Lawmakers push for border solutions as Title 42 ends

  • Senators proposed a bill to extend Biden's authority to expel migrants
  • House GOP to vote on a border security and immigration package Tuesday
  • White House: Biden will veto the bill if it reaches his desk

WASHINGTON (NewsNation) — The COVID-era immigration policy known as Title 42 is set to expire Thursday, and now many lawmakers are warning of a potential humanitarian crisis at the southern border once the policy ends.

Two senators, Sen. Kyrsten Sinema (I-Ariz.) and Sen. Thom Tillis (R-N.C.), proposed legislation that would likely extend Biden’s authority to expel migrants without a hearing even after the policy expires.

Meanwhile, Republicans in the House are expected to vote on a new border security and immigration package Tuesday.

They said the “Secure the Border Act of 2023” will do just what its title suggests: secure the border. Some House Republicans have called it the strongest border security bill Congress has ever written.

It includes the continuation of the border wall, mandates 22,000 border agents, states that migrants would have to remain in Mexico or a third-party nation, investments in technology and stricter asylum rules. Some of these policies are continuations of former President Donald Trump’s rules.

While Republicans said this is the nation’s answer to the border crisis it’s facing, this bill will have very little support from Democrats — if any at all.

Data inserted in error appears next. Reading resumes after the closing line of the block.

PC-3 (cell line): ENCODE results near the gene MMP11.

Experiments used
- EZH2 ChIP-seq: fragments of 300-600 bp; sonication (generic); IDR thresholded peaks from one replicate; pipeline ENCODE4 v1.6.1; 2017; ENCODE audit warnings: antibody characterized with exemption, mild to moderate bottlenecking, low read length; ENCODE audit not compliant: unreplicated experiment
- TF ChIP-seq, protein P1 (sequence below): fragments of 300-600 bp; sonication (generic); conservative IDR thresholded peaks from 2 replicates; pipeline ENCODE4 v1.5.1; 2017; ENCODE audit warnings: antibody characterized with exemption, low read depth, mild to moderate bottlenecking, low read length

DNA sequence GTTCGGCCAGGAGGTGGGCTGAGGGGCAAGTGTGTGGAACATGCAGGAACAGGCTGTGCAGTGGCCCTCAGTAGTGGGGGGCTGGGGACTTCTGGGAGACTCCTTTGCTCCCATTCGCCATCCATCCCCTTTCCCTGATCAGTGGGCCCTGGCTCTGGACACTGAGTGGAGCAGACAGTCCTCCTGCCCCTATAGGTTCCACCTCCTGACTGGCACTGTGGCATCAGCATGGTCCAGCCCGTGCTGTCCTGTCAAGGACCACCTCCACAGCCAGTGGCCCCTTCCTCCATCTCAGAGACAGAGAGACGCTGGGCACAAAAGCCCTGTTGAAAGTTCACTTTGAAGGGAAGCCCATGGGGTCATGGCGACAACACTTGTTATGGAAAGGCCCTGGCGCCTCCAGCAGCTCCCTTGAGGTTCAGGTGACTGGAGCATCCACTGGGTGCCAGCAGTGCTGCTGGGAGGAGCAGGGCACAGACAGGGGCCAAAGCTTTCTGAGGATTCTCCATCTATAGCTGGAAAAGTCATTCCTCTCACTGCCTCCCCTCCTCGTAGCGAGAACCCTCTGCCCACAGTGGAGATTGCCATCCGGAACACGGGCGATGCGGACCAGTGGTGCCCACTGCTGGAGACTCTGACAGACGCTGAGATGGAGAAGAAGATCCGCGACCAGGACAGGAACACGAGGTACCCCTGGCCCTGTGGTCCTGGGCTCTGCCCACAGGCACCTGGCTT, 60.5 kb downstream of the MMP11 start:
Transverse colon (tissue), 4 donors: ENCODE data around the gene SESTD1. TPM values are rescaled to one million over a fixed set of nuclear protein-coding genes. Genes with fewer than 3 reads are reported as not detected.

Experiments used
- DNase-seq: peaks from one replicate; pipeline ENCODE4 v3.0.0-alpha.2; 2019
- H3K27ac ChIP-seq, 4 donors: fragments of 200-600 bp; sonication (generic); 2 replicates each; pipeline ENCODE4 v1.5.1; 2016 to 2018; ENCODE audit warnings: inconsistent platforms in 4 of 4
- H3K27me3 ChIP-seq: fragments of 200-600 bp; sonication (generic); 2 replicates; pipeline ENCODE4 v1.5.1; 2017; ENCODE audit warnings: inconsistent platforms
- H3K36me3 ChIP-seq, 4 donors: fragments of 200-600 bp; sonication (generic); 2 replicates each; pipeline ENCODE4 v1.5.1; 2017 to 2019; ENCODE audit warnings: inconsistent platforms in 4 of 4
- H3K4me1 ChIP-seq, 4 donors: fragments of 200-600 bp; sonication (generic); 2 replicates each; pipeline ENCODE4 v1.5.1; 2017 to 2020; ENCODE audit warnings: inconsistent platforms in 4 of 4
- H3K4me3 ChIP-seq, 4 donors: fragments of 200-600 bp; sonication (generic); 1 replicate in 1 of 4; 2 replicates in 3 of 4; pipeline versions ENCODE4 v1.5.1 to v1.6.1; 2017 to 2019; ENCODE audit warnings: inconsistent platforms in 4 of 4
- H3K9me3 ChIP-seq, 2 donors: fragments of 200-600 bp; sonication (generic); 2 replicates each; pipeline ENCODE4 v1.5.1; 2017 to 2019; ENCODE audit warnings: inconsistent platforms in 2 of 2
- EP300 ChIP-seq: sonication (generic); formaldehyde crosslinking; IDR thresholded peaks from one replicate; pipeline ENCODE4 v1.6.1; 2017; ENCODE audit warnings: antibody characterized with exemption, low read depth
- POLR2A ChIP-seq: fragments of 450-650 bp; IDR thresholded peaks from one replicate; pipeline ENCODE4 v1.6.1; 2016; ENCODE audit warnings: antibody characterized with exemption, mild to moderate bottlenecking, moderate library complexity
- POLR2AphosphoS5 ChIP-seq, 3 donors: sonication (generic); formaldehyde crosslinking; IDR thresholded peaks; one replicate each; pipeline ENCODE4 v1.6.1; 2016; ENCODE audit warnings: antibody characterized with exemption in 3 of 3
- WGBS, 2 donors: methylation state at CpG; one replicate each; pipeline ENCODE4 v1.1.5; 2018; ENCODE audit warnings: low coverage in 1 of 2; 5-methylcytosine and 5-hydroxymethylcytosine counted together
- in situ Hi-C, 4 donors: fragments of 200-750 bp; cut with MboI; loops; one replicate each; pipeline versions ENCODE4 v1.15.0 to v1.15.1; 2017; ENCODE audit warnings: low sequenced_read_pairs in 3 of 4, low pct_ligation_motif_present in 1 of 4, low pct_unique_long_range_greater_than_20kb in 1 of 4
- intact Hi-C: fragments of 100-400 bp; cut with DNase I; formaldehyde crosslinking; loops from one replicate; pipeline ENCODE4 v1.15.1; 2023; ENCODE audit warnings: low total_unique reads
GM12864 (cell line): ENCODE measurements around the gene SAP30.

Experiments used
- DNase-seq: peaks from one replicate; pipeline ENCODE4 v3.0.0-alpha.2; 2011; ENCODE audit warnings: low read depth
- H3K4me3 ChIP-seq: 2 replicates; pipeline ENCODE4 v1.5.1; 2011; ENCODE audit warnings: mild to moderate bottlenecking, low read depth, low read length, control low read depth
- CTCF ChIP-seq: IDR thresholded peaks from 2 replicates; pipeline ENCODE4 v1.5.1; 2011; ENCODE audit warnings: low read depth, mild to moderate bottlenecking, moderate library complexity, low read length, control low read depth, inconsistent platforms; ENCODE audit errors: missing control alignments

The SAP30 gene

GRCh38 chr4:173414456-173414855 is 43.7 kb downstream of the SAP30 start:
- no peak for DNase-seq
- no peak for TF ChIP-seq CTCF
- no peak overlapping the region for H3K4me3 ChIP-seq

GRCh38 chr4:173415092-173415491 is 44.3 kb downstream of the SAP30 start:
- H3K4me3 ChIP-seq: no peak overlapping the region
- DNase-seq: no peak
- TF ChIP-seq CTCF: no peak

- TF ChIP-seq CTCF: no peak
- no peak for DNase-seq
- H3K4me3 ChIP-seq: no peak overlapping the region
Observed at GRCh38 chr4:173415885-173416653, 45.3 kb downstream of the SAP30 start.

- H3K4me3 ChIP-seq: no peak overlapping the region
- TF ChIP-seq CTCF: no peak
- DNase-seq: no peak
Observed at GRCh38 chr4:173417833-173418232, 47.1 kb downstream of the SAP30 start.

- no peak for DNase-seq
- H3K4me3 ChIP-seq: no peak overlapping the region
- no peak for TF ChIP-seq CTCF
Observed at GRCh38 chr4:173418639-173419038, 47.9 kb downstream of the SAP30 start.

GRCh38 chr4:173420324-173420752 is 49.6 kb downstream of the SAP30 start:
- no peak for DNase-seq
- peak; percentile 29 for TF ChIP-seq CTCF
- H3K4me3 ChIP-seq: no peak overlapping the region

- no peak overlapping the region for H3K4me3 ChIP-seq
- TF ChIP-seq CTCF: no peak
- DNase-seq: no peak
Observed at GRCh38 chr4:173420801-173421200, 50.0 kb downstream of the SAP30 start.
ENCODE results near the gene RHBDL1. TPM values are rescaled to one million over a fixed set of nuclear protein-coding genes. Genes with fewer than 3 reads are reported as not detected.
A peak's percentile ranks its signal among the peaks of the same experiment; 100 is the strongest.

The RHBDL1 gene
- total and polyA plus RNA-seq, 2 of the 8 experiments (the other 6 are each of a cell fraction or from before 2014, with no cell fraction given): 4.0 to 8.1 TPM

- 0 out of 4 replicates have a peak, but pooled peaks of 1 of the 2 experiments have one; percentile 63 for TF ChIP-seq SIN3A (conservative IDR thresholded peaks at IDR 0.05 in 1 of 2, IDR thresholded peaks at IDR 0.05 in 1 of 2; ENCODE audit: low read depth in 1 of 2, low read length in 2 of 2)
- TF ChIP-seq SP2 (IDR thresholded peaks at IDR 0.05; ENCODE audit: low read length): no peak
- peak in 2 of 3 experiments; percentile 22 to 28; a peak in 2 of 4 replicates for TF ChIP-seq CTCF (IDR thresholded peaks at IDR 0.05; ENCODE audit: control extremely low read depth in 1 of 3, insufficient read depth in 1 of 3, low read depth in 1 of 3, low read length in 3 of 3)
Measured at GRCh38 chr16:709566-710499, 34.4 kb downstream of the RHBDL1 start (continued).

The White House has already criticized the bill, saying that Biden would veto it if it reaches his desk.

Most of the objections focus on the new asylum rules. The bill changes the standard for when someone is legally eligible to make an asylum claim to enter the U.S.

Even some Republicans have expressed some hesitation about the authority the legislation would give to the secretary of Homeland Security, who would be able to effectively pause all legal asylum claims if he or she deems there’s no “operational control of the border.”

NewsNation has continued to check with some Republican offices to see if those objections still exist.

The House GOP will need every Republican vote in order to pass the bill onto the Senate because their majority is so small.

Last week, lawmakers hinted at a possible bipartisan Senate bill that would extend Title 42 border security measures for two more years. However, there hasn’t been much movement on it since.

Sinema did acknowledge the bill over the weekend, saying it would act just as a Band-aid, not a long-term solution. However, it would give the government time to come up with a better, more permanent solution to secure the southern border.


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